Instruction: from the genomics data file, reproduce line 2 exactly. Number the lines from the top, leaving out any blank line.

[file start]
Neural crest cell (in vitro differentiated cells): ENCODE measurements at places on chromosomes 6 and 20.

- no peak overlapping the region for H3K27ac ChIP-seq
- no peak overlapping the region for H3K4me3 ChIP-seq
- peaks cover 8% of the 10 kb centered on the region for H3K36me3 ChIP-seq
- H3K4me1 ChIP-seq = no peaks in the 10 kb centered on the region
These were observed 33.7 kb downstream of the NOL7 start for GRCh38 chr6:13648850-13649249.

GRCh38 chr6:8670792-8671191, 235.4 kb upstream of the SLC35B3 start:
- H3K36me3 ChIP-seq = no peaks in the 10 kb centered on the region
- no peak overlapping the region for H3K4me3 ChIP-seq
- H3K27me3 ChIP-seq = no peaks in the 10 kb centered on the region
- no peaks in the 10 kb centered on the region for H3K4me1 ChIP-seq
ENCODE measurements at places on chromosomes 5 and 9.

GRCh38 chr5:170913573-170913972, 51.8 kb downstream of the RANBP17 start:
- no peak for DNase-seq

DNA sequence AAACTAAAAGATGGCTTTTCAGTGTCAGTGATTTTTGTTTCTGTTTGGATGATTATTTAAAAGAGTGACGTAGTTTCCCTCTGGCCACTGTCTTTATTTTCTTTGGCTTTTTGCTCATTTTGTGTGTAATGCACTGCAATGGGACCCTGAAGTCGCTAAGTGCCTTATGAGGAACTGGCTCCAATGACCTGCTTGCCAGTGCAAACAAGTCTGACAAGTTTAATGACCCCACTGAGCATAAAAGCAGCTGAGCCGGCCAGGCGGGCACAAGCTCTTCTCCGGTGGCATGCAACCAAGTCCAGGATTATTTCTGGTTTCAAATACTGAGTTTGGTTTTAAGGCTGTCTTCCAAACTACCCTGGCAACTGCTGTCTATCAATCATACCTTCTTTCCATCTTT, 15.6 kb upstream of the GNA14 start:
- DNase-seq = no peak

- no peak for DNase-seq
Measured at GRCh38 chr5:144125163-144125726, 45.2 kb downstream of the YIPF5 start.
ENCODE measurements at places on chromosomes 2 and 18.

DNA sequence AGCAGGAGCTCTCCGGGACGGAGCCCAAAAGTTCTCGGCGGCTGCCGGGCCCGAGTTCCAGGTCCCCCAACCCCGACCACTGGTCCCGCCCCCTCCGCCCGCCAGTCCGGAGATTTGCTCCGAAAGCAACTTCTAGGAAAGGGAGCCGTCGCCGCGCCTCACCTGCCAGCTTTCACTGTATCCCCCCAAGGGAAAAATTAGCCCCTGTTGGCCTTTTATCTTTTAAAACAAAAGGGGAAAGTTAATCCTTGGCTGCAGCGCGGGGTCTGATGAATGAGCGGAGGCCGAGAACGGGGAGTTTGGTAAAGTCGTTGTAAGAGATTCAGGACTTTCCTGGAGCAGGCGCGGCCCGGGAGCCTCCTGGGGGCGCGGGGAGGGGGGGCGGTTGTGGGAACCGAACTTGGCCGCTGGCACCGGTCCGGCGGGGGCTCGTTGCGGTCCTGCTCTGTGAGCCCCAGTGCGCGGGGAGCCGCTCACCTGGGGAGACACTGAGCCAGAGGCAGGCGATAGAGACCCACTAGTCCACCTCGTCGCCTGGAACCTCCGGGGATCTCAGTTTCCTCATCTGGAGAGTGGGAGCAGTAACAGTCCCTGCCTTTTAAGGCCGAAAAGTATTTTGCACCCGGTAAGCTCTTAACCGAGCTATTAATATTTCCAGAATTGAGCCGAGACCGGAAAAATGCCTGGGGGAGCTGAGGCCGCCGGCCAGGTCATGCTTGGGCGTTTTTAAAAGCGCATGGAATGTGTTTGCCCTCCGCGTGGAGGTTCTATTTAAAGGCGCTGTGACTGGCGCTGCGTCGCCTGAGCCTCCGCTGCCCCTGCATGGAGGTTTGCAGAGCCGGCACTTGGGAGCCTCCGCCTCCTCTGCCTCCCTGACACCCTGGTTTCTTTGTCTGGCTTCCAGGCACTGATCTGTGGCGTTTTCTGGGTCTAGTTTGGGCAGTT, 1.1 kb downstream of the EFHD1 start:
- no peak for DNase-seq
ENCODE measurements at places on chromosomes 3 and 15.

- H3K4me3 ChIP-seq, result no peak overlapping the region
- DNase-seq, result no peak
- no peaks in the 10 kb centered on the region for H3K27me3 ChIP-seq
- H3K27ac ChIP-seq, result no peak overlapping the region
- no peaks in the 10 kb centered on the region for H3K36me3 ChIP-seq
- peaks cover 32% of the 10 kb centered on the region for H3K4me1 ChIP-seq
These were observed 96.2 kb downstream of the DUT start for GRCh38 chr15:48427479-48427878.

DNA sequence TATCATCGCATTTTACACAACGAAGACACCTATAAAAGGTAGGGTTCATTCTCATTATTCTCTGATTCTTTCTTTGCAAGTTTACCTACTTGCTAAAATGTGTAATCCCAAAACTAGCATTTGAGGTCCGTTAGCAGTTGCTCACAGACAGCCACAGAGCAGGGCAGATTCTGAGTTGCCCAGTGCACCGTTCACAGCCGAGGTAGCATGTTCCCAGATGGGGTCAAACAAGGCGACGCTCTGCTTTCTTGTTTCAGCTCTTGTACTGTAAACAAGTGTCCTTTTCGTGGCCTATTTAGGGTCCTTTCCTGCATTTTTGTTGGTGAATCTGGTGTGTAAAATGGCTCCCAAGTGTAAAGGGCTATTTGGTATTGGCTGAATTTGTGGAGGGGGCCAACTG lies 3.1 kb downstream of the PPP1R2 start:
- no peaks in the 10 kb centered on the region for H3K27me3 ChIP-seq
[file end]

- no peak overlapping the region for H3K27ac ChIP-seq